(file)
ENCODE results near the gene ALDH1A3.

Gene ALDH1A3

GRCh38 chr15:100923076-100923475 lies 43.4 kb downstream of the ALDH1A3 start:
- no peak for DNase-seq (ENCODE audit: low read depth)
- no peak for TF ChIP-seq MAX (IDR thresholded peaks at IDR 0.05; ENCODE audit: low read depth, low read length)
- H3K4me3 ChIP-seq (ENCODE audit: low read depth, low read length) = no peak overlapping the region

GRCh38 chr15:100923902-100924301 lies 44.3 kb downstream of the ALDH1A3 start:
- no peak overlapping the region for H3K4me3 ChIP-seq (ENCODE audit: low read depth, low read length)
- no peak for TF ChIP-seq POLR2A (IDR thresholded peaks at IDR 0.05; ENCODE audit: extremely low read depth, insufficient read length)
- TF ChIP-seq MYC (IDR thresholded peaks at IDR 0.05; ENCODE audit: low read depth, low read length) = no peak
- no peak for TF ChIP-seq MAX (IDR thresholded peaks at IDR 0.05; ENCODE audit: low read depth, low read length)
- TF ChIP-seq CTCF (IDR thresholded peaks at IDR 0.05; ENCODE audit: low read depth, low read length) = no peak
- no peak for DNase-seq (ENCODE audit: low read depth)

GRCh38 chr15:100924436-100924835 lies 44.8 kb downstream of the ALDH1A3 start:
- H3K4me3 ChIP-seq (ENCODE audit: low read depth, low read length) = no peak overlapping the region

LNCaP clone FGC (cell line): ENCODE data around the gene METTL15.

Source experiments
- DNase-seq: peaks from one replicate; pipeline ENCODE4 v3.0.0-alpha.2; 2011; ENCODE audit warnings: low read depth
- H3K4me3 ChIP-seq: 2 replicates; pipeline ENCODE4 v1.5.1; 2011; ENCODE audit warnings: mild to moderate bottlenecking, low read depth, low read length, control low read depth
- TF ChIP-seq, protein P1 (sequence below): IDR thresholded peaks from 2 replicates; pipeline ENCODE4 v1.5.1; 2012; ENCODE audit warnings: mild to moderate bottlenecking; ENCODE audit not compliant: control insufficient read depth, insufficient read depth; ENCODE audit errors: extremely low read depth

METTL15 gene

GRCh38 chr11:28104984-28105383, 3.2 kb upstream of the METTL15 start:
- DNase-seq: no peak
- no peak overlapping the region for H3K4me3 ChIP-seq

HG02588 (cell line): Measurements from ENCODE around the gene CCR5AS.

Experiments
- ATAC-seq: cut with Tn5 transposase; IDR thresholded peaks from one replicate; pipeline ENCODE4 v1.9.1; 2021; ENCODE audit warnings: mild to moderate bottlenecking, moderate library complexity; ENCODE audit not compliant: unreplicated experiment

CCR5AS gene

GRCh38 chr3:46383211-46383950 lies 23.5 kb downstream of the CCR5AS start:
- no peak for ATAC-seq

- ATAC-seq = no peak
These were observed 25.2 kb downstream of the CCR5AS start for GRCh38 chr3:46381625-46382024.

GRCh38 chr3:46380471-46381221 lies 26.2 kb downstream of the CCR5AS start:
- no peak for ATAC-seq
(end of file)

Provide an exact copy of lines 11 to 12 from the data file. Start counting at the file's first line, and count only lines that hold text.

- no peak for TF ChIP-seq MAX (IDR thresholded peaks at IDR 0.05; ENCODE audit: low read depth, low read length)
- TF ChIP-seq CTCF (IDR thresholded peaks at IDR 0.05; ENCODE audit: low read depth, low read length) = no peak